A. Estimation of K165R KP9 escape in serial resting CD4+ T cell SIV DNA samples using pyrosequencing compared to KP9-specific qRT-PCR. Six representative macaque examples comparing CTL escape at KP9 from serial resting CD4+ T cell SIV DNA samples after infection with SIVmac251 determined using the KP9-specific qRT-PCR compared to pyrosequencing. B. KP9 escape in plasma SIV RNA and resting CD4+ T cell SIV DNA for 2 representative macaques using Roche 454 sequencing. Examples of KP9 CTL escape in plasma SIV RNA and resting CD4+ T cell SIV DNA 2 animals using pyrosequencing. The CTL amino acid sequence is shown in the first column, with the % of sequence in the subsequent columns and the time point post SIV challenge at the top of the column. The mutation identified is shown at each time point with the total reads shown in the bottom row. Common variants at each time point are shaded with rarer variants accounting for the remaining sequences.

https://doi.org/10.1371/journal.pone.0093330.g001

KP9 escape in plasma SIV RNA was then directly compared with KP9 escape in SIV DNA from resting CD4+ T cells in SIV-infected pigtail macaques by pyrosequencing. Pyrosequencing enabled the timing and nature of escape across the KP9 epitope in both plasma SIV RNA and resting CD4+ T cell SIV DNA to be determined (illustrated in two animals in Figure 1B).

KP9 escape by pyrosequencing and the “escape clock”

Our analysis of plasma viral sequences at the KP9 epitope showed rapid replacement of the WT virus with EM virus. However, the rate of loss in WT virus in resting CD4+ T cells was variable, reflecting the variable half-life of SIV DNA in these cells. The ratios of WT:EM virus detected using the KP9-specific qRT-PCR assay on plasma SIV RNA and resting CD4+ T cell SIV DNA allows us to estimate the turnover of SIV-DNA using mathematical modeling (the “escape clock” model, Eq. 2) [24]. Serial measurements of the frequency of different viral variants at the KP9 epitope were obtained by pyrosequencing in samples of 11 out of the 20 macaques [24]. The remaining 9 animals had insufficient longitudinal samples to estimate the turnover of SIV DNA. We noted that 2 animals with delayed escape kinetics in plasma RNA at the KP9 epitope (#9021 and #9183) had fluctuating levels of escape once escape began (Fig. 2, lower panels). We speculate that slower and weaker generation of CTL pressure for escape may result in fluctuating level of escape in these 2 animals.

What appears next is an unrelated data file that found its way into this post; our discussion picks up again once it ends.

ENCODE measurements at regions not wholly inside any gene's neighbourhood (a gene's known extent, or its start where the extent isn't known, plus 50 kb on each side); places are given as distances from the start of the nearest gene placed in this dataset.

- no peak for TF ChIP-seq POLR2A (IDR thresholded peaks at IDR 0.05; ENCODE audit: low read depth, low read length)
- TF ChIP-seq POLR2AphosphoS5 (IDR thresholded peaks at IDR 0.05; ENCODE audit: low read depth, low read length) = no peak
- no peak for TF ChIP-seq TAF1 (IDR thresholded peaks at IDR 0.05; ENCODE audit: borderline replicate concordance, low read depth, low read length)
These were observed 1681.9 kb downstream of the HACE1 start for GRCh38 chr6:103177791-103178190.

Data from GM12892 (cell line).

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Figure 2. Estimating the half-life of SIV DNA in resting CD4+ T cells studying KP9 escape using pyrosequencing data.

The proportion of WT virus in plasma (green circles), the fraction of WT virus estimated from area under the curve (AUC) of viral load (blue circles) and the experimentally observed fraction of WT virus SIV DNA in resting CD4+ T cells (red squares) for each animal in the top of each figure. The black line represents the line of best-fit SIV DNA half-life to the observed fraction of WT virus in resting CD4+ T cells for each animal. Animals are arranged in the order of increasing estimated lifespan. Total plasma viral loads (log10 scale, from 10–109) are illustrated in the bottom part of each figure (black triangles). The lack of data at crucial time points made it impossible to estimate the life spans of resting infected cells in 9 out of 20 animals.

https://doi.org/10.1371/journal.pone.0093330.g002